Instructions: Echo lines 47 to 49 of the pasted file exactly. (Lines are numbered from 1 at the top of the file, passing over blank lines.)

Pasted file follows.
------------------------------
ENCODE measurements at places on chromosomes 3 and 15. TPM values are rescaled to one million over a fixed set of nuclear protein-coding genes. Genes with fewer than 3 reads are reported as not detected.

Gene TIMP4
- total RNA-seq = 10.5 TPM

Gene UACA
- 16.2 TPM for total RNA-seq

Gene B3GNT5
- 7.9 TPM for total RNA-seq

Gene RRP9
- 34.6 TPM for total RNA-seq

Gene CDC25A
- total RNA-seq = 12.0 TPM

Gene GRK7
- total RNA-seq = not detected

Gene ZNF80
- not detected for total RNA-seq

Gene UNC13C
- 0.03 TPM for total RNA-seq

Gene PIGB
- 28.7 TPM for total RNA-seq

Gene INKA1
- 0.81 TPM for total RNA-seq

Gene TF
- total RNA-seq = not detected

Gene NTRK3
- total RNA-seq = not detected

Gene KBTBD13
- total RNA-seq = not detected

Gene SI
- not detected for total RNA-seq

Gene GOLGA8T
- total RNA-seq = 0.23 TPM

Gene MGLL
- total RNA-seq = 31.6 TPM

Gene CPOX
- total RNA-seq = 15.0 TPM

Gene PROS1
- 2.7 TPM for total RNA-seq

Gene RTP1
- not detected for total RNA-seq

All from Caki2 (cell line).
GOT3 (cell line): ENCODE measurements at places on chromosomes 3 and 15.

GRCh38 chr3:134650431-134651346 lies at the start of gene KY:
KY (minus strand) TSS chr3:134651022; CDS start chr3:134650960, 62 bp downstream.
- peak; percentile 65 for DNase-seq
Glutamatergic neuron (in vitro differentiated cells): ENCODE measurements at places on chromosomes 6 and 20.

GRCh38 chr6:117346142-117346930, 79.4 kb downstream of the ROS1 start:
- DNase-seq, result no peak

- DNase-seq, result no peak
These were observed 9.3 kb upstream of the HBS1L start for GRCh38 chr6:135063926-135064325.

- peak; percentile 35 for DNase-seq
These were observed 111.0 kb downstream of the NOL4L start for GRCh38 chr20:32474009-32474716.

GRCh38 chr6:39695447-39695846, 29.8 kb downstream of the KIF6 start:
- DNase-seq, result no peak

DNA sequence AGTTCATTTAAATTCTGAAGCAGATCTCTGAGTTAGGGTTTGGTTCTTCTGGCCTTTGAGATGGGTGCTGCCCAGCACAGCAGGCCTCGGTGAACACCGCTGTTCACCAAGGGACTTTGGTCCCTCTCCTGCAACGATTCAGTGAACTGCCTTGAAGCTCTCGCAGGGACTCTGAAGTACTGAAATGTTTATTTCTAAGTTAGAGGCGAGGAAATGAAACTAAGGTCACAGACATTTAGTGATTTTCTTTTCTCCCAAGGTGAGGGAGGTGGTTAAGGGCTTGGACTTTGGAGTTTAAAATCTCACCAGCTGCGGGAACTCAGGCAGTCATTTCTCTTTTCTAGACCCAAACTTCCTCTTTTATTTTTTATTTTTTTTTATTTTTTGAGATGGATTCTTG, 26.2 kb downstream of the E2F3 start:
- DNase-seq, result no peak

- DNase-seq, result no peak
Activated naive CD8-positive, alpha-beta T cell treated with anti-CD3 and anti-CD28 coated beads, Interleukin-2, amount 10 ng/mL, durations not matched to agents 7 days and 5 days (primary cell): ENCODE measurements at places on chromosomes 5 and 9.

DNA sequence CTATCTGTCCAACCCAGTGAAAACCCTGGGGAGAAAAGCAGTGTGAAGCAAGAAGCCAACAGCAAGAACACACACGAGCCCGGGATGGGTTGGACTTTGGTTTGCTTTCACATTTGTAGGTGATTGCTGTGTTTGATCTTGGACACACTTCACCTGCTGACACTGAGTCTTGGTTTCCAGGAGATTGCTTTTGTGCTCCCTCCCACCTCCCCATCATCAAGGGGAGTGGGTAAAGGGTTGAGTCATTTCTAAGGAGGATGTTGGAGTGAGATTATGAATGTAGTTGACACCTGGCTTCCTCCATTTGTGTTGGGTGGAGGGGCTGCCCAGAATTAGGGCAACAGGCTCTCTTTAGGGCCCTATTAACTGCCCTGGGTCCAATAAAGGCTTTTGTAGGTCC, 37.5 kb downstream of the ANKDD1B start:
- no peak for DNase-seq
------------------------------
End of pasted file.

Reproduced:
- DNase-seq, result no peak

- DNase-seq, result no peak
These were observed 9.3 kb upstream of the HBS1L start for GRCh38 chr6:135063926-135064325.